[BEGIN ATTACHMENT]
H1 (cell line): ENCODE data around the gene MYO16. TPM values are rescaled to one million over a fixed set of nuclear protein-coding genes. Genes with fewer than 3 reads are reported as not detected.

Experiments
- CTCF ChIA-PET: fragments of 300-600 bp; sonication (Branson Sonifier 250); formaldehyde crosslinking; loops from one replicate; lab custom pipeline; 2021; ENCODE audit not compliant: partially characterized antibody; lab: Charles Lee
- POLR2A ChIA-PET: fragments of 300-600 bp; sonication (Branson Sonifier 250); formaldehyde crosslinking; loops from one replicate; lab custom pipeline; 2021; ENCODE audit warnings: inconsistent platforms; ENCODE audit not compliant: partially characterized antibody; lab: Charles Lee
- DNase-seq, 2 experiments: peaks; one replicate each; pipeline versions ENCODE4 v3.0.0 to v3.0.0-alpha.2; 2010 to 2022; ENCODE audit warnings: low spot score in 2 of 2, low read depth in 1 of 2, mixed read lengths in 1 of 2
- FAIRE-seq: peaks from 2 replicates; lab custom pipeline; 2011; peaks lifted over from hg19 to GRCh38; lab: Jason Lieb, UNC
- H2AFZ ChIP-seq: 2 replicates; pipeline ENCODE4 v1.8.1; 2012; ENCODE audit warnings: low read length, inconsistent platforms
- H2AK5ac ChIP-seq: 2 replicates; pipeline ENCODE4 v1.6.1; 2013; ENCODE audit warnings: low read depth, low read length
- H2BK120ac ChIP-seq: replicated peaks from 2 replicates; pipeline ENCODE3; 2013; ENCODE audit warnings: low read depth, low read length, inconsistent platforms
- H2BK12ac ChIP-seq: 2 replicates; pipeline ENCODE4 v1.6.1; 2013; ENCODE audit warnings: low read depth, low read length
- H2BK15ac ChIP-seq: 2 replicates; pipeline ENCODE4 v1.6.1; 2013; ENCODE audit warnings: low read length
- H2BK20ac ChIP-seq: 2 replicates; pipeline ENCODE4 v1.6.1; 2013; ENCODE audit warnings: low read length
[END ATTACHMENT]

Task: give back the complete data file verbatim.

H1 (cell line): ENCODE data around the gene MYO16. TPM values are rescaled to one million over a fixed set of nuclear protein-coding genes. Genes with fewer than 3 reads are reported as not detected.

Experiments
- CTCF ChIA-PET: fragments of 300-600 bp; sonication (Branson Sonifier 250); formaldehyde crosslinking; loops from one replicate; lab custom pipeline; 2021; ENCODE audit not compliant: partially characterized antibody; lab: Charles Lee
- POLR2A ChIA-PET: fragments of 300-600 bp; sonication (Branson Sonifier 250); formaldehyde crosslinking; loops from one replicate; lab custom pipeline; 2021; ENCODE audit warnings: inconsistent platforms; ENCODE audit not compliant: partially characterized antibody; lab: Charles Lee
- DNase-seq, 2 experiments: peaks; one replicate each; pipeline versions ENCODE4 v3.0.0 to v3.0.0-alpha.2; 2010 to 2022; ENCODE audit warnings: low spot score in 2 of 2, low read depth in 1 of 2, mixed read lengths in 1 of 2
- FAIRE-seq: peaks from 2 replicates; lab custom pipeline; 2011; peaks lifted over from hg19 to GRCh38; lab: Jason Lieb, UNC
- H2AFZ ChIP-seq: 2 replicates; pipeline ENCODE4 v1.8.1; 2012; ENCODE audit warnings: low read length, inconsistent platforms
- H2AK5ac ChIP-seq: 2 replicates; pipeline ENCODE4 v1.6.1; 2013; ENCODE audit warnings: low read depth, low read length
- H2BK120ac ChIP-seq: replicated peaks from 2 replicates; pipeline ENCODE3; 2013; ENCODE audit warnings: low read depth, low read length, inconsistent platforms
- H2BK12ac ChIP-seq: 2 replicates; pipeline ENCODE4 v1.6.1; 2013; ENCODE audit warnings: low read depth, low read length
- H2BK15ac ChIP-seq: 2 replicates; pipeline ENCODE4 v1.6.1; 2013; ENCODE audit warnings: low read length
- H2BK20ac ChIP-seq: 2 replicates; pipeline ENCODE4 v1.6.1; 2013; ENCODE audit warnings: low read length